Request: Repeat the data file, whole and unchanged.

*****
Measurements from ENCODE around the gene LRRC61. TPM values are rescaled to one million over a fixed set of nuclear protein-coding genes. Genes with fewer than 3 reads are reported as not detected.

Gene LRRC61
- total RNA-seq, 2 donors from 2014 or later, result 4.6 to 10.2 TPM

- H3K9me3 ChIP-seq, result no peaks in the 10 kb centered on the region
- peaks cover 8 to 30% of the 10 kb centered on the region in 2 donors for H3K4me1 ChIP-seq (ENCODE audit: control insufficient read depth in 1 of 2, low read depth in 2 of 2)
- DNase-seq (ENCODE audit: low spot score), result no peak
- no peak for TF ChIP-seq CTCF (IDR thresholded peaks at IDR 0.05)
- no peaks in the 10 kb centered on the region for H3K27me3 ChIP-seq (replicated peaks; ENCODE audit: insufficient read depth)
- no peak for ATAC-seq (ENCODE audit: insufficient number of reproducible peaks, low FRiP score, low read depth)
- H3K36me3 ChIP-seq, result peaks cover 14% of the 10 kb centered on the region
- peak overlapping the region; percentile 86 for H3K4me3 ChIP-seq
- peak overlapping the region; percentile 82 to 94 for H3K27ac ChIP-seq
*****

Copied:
Measurements from ENCODE around the gene LRRC61. TPM values are rescaled to one million over a fixed set of nuclear protein-coding genes. Genes with fewer than 3 reads are reported as not detected.

Gene LRRC61
- total RNA-seq, 2 donors from 2014 or later, result 4.6 to 10.2 TPM

- H3K9me3 ChIP-seq, result no peaks in the 10 kb centered on the region
- peaks cover 8 to 30% of the 10 kb centered on the region in 2 donors for H3K4me1 ChIP-seq (ENCODE audit: control insufficient read depth in 1 of 2, low read depth in 2 of 2)
- DNase-seq (ENCODE audit: low spot score), result no peak
- no peak for TF ChIP-seq CTCF (IDR thresholded peaks at IDR 0.05)
- no peaks in the 10 kb centered on the region for H3K27me3 ChIP-seq (replicated peaks; ENCODE audit: insufficient read depth)
- no peak for ATAC-seq (ENCODE audit: insufficient number of reproducible peaks, low FRiP score, low read depth)
- H3K36me3 ChIP-seq, result peaks cover 14% of the 10 kb centered on the region
- peak overlapping the region; percentile 86 for H3K4me3 ChIP-seq
- peak overlapping the region; percentile 82 to 94 for H3K27ac ChIP-seq